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Beethoven: The Piano Sonatas Vol 1 / András Schiff


Release Date: 09/27/2005 
Label:  Ecm   Catalog #: 000507102   Spars Code: DDD 
Composer:  Ludwig van Beethoven
Performer:  András Schiff
Number of Discs: 2 
Recorded in: Stereo 
Length: 1 Hours 48 Mins. 

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Notes and Editorial Reviews

Schiff launches a Beethoven cycle and sheds fresh light on this familiar music

"The first thing that struck me over the course of listening was the actual sound of Schiff’s Steinway, whose remarkable timbral differentiation between registers is akin to instruments of Beethoven’s time, or the mellow ‘ping’ characterising many of today’s Bösendorfer grands. It doesn’t hurt, too, that Schiff’s multi-levelled technique and profound stylish perception work hand-in-glove. Given this pianist’s seasoned expertise as a Bach player, his fastidious care with voice-leading and executing turns, trills, and other ornaments should come as no surprise.
What’s more, Schiff’s acute attention to Beethoven’s subito
Read more dynamics and inner voices brings unusual intensity to passages such as the syncopations in the development section of Op 2 No 1’s first movement. For breathtaking variety of articulation, listen to Op 2 No 2’s Largo appassionato, where the staccato bass notes are duly short yet more resonant than usual, or the marked contrast between the Rondo’s songful outer sections and vehement central minor-key episode. In Op 7’s first movement, some may find Schiff’s arpeggiation of the second theme cloying and the broken octaves wanting in energy. The pianist also takes a sedate, less scintillating approach to Op 2 No 3’s concluding Allegro assai than others (I, for one, can’t resist Richter’s bravura – BBC Legends, 2/01). But Schiff proves equally capable of conveying the music’s implicit drama within a few short strokes. Notice how he eases his way into the first movement’s opening measures as if sneaking on stage, timing out the rests a split second longer than they’re notated, then decisively establishing Beethoven’s Allegro con brio directive at the first fortissimo (bar 13). There are, of course, other valid ways to play these works, from Kovacevich’s gaunt drive to Arrau’s full-throated deliberation. Yet Schiff’s absorbing interpretations shed fresh light on thrice-familiar works and are guaranteed to grow on you."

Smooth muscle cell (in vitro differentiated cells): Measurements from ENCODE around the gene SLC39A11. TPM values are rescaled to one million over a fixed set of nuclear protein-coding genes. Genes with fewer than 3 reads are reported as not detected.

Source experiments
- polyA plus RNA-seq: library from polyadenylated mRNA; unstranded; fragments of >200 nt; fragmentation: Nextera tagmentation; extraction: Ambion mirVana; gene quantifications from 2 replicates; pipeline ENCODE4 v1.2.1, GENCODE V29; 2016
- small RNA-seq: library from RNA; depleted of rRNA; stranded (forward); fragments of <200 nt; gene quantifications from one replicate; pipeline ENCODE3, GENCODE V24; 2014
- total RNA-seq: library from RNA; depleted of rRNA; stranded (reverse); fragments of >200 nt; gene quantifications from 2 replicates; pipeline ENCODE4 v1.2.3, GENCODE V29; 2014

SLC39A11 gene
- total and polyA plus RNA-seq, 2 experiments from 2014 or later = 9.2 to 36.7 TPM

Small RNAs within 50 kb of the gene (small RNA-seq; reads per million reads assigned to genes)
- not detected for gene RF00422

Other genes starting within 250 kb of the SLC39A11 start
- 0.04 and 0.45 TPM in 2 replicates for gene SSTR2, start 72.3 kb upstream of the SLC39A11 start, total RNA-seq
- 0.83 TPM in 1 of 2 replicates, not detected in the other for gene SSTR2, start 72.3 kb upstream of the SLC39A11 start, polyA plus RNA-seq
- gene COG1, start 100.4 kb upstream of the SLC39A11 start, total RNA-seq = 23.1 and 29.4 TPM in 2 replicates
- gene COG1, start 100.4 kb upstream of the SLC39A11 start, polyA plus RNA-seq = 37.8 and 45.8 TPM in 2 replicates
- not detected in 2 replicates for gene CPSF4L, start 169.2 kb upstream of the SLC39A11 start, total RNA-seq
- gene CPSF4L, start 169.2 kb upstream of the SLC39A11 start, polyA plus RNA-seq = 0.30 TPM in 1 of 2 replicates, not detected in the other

Jed Distler, The GRAMOPHONE
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Works on This Recording

1.
Sonata for Piano no 1 in F minor, Op. 2 no 1 by Ludwig van Beethoven
Performer:  András Schiff (Piano)
Period: Classical 
Written: 1793-1795; Vienna, Austria 
Date of Recording: 03/07/2004 
Venue:  Live  Tonhalle, Zürich, Switzerland 
Length: 21 Minutes 3 Secs. 
2.
Sonata for Piano no 3 in C major, Op. 2 no 3 by Ludwig van Beethoven
Performer:  András Schiff (Piano)
Period: Classical 
Written: 1794-1795; Vienna, Austria 
Date of Recording: 03/07/2004 
Venue:  Live  Tonhalle, Zürich, Switzerland 
Length: 27 Minutes 47 Secs. 
3.
Sonata for Piano no 4 in E flat major, Op. 7 by Ludwig van Beethoven
Performer:  András Schiff (Piano)
Period: Classical 
Written: 1796-1797; Vienna, Austria 
Date of Recording: 03/07/2004 
Venue:  Live  Tonhalle, Zürich, Switzerland 
Length: 30 Minutes 47 Secs. 
4.
Sonata for Piano no 2 in A major, Op. 2 no 2 by Ludwig van Beethoven
Performer:  András Schiff (Piano)
Period: Classical 
Written: 1794-1795; Vienna, Austria 
Date of Recording: 03/07/2004 
Venue:  Live  Tonhalle, Zürich, Switzerland 
Length: 28 Minutes 27 Secs. 

Customer Reviews

Average Customer Review:  1 Customer Review )
 Disappointing December 16, 2011 By T. Drake (South Euclid, OH) See All My Reviews "Andras Schiff is not known as a great Beethoven interpreter. In interviews, he has stated a discomfort with Beethovenian rhetoric. Listening to this disc, it's not hard to understand why Schiff has largely avoided Beethoven on record. The performances throughout these discs are weighed down by red light/green light, stop and go phrasing, ponderous tempos, and a muddiness which has no justification. Many of the more virtuoso elements are drowned in Schiff's over-zealous gravitas. Shallow, these works are definitely not. But, it's reasonable to wonder if Schiff is trying to interpret these sonatas, written by a virtuoso pianist who was then the hot new ticket in Vienna, in the same light as Op. 111. Wilhelm Kempff in his seventies showed more vigor and wit in the opening movement of Op. 2, No. 3, not to mention Murray Perahia's more sober virtuosity. Either pianist, and many more, give more enlightenment to a young upstart's early displays of mastery." Report Abuse
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